Criminal prosecutions in Florida often rely upon the testimony of law enforcement officers to convince the jury of a defendant’s guilt in cases where the other evidence isn’t very strong. Many jurors have a belief that police officers are inherently more credible than other witnesses, and this may result in jurors affording inappropriate weight to the testimony of a law enforcement officer. In reality, law enforcement officers work closely with prosecutors, and their testimony can be less reliable than an unbiased witness. A Florida appellate court recently reversed a man’s domestic violence conviction after finding that inappropriate testimony of a police officer was admitted at trial, which may have tainted the jury’s guilty verdict.
The defendant from the recently decided case was arrested and charged with domestic violence battery against his ex-girlfriend after the two had an altercation near her apartment while the defendant was moving his belongings. According to the facts discussed in the appellate opinion, the police were called to the scene after the two were reported to be fighting in the parking area of the apartment complex where the alleged victim lived. The police officer who responded to the scene noticed injuries on both the defendant and the alleged victim and interviewed witnesses about what happened. In the incident report, the officer noted the defendant as the primary aggressor, and prosecutors later pursued the charges against him.
At trial, the defendant claimed self-defense. Under Florida law, a person is justified in using nondeadly force to address a threat if they were not the primary aggressor during the incident. The prosecutors called the responding police officer as a witness at trial, and he was asked who was the primary aggressor. Against a defense objection, the officer was permitted to testify that based on the victim’s injuries and the eyewitness accounts that the defendant was the primary aggressor. The jury rejected the defendant’s self-defense claim, and he was found guilty as charged.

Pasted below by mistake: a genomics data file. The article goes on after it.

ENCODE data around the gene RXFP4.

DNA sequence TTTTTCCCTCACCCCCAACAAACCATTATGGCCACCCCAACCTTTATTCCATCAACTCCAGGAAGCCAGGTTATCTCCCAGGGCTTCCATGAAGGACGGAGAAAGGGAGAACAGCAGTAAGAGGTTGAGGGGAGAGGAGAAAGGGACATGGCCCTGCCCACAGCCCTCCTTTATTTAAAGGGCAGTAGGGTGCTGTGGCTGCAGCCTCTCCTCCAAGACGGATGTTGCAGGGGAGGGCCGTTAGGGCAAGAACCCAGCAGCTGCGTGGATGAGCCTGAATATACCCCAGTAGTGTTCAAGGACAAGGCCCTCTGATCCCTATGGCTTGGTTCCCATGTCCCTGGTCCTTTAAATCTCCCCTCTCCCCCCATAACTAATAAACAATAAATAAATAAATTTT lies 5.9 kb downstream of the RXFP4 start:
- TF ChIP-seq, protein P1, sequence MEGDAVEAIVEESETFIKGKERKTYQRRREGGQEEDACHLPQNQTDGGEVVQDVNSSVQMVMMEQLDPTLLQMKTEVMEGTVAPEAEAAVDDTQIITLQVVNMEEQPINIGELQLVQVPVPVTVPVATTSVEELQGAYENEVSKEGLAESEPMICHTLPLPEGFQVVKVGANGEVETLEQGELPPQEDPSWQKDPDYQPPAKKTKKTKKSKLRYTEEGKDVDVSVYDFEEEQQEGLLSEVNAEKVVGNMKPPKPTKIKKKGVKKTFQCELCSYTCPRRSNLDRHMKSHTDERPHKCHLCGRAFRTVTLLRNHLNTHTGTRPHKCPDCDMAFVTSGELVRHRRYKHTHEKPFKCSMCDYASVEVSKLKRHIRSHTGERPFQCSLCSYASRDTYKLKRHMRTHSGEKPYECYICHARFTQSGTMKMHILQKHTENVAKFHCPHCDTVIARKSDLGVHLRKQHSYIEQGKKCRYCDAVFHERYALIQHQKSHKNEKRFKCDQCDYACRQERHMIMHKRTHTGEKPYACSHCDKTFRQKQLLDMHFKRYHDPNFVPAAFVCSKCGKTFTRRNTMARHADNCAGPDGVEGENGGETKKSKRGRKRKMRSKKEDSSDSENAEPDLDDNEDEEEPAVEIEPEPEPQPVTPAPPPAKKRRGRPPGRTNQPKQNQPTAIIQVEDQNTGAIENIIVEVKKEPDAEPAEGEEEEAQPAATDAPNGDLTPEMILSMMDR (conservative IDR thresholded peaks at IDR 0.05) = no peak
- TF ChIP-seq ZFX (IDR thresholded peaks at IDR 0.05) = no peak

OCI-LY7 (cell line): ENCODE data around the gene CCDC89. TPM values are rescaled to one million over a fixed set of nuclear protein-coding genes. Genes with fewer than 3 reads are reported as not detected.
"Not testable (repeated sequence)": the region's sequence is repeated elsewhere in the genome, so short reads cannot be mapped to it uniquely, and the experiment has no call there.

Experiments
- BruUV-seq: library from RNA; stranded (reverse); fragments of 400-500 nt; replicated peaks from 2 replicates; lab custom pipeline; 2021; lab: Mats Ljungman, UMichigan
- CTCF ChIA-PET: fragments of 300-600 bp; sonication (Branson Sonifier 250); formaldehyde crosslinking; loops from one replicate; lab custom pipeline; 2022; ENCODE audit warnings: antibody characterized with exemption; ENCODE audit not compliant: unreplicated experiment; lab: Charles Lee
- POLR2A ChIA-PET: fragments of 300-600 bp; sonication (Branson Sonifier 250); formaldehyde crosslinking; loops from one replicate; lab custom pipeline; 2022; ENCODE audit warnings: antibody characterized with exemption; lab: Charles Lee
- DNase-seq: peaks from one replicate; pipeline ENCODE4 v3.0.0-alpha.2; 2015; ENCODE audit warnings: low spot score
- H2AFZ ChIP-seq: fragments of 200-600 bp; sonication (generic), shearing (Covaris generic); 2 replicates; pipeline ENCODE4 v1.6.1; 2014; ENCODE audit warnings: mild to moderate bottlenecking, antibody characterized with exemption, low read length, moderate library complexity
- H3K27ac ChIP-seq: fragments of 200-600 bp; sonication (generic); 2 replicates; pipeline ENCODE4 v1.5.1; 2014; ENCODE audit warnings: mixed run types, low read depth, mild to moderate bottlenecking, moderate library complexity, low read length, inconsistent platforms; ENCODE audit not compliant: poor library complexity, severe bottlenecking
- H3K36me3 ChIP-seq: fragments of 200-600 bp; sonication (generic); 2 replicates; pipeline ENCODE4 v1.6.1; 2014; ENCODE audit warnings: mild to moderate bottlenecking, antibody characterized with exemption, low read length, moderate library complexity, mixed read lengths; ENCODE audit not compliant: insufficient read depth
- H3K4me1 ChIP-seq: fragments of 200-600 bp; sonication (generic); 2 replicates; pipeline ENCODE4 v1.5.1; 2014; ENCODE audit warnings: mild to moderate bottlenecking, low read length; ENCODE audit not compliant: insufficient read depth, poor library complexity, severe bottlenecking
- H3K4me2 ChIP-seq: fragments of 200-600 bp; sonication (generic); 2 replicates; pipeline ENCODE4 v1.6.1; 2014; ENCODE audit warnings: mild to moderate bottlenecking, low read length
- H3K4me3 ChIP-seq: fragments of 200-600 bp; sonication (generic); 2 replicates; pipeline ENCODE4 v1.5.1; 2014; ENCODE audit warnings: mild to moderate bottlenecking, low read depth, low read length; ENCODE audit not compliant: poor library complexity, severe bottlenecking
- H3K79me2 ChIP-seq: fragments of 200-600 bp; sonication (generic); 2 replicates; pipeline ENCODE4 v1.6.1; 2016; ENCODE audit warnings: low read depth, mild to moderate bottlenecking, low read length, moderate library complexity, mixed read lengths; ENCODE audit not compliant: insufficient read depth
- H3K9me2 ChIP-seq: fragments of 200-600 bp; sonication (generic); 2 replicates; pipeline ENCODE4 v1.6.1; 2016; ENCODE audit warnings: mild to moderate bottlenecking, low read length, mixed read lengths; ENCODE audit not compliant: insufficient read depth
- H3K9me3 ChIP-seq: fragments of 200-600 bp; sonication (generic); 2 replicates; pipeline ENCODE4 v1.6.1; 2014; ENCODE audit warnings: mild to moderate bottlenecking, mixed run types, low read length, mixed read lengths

The defendant appealed his conviction to the District Court of Appeal of Florida. On appeal, the court found that the prosecution’s use of the police officer’s testimony to determine that the defendant was the primary aggressor was not permissible because it created a presumption of guilt that prevented the jury from appropriately evaluating the defendant’s self-defense claim. The appellate court found that the error was not harmless and ultimately reversed the defendant’s conviction. As a result of the appellate ruling, the state will be required to try the defendant again in a new trial to obtain a conviction.
Challenging Domestic Violence Charges in Florida
Domestic violence crimes in Florida are often charged upon minimal evidence, resulting in a he said/she said scenario in which a judge or jury is required to evaluate the credibility of the defendant versus the alleged victim. In cases like this, prosecutors will do anything they can to gain an apparent advantage in the case. Often prosecutors will seek testimony from police officers to bolster their case, and juries may defer to the police officer testimony in difficult cases. The qualified Florida criminal defense attorneys with the Mayberry Law firm understand how law enforcement testimony is misused in Florida prosecutions, and our experienced attorneys can help make sure that inadmissible testimony is not heard from the jury. If you’ve been charged with a Florida domestic violence charge, contact our office at 813-444-7435 o and schedule a free consultation today. You can also email me directly at firstname.lastname@example.org to discuss your case.